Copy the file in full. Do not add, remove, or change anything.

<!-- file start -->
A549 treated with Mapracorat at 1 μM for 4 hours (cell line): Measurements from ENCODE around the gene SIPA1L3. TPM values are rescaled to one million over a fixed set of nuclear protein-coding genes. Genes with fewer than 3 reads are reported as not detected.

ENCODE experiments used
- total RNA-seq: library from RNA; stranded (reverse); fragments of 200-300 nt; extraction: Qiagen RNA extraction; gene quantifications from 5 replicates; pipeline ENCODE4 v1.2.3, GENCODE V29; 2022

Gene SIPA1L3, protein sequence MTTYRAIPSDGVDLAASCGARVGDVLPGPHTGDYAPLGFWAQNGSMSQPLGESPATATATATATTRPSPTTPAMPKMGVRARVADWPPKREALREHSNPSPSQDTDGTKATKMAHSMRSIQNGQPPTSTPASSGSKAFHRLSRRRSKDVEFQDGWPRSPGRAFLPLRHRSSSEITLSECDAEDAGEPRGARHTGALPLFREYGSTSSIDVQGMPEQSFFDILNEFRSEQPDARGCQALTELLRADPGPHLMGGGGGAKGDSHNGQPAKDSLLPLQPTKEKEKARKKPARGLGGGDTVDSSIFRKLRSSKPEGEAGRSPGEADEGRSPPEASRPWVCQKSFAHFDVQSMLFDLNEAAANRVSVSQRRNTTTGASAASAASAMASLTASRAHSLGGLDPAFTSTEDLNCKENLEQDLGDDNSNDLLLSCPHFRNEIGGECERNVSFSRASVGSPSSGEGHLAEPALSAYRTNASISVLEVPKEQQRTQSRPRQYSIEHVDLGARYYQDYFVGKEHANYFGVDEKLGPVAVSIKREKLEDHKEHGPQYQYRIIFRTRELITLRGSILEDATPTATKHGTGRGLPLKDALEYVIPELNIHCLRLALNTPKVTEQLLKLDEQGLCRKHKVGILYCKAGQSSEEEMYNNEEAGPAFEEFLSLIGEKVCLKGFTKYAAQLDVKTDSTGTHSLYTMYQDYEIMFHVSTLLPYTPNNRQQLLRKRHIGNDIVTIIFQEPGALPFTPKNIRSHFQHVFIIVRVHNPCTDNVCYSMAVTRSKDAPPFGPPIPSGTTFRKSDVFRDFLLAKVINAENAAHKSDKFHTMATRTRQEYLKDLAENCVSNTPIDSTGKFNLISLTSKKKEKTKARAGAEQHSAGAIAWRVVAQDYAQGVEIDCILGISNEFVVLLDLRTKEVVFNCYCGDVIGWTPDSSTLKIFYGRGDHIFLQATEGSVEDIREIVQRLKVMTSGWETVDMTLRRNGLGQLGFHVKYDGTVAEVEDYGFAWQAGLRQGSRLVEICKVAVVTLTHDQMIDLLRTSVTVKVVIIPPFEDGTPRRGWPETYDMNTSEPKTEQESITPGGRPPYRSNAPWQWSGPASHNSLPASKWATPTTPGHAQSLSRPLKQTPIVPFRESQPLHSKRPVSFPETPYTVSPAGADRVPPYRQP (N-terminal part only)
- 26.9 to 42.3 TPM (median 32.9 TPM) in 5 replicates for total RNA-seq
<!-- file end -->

A549 treated with Mapracorat at 1 μM for 4 hours (cell line): Measurements from ENCODE around the gene SIPA1L3. TPM values are rescaled to one million over a fixed set of nuclear protein-coding genes. Genes with fewer than 3 reads are reported as not detected.

ENCODE experiments used
- total RNA-seq: library from RNA; stranded (reverse); fragments of 200-300 nt; extraction: Qiagen RNA extraction; gene quantifications from 5 replicates; pipeline ENCODE4 v1.2.3, GENCODE V29; 2022

Gene SIPA1L3, protein sequence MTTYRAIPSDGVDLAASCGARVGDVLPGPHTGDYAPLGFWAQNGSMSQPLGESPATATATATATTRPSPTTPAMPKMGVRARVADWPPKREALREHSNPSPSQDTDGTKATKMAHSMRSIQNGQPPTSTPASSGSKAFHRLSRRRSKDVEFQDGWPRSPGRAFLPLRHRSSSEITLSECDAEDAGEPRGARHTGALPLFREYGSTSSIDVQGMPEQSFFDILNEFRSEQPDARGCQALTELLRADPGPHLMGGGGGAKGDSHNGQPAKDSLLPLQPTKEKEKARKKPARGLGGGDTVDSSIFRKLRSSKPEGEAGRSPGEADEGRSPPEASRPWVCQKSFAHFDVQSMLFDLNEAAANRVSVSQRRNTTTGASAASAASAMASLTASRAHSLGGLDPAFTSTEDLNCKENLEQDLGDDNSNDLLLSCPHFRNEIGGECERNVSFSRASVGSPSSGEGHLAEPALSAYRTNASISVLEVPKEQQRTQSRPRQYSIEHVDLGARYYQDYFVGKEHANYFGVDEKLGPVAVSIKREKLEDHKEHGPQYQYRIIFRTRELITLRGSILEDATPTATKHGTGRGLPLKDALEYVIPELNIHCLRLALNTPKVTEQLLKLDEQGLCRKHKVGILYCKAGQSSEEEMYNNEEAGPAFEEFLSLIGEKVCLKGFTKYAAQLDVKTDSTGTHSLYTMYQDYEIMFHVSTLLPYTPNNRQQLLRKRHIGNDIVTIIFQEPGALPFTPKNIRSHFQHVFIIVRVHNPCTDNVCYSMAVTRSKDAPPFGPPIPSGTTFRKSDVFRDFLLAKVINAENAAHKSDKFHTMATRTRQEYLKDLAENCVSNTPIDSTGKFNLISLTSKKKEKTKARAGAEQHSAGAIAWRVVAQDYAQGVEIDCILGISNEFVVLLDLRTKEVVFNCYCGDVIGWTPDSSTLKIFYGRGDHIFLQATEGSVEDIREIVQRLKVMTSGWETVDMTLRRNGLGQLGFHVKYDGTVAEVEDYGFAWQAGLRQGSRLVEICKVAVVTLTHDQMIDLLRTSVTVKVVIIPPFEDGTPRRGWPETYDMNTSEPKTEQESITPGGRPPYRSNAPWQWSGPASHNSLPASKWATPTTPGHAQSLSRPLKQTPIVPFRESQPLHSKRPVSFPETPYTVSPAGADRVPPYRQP (N-terminal part only)
- 26.9 to 42.3 TPM (median 32.9 TPM) in 5 replicates for total RNA-seq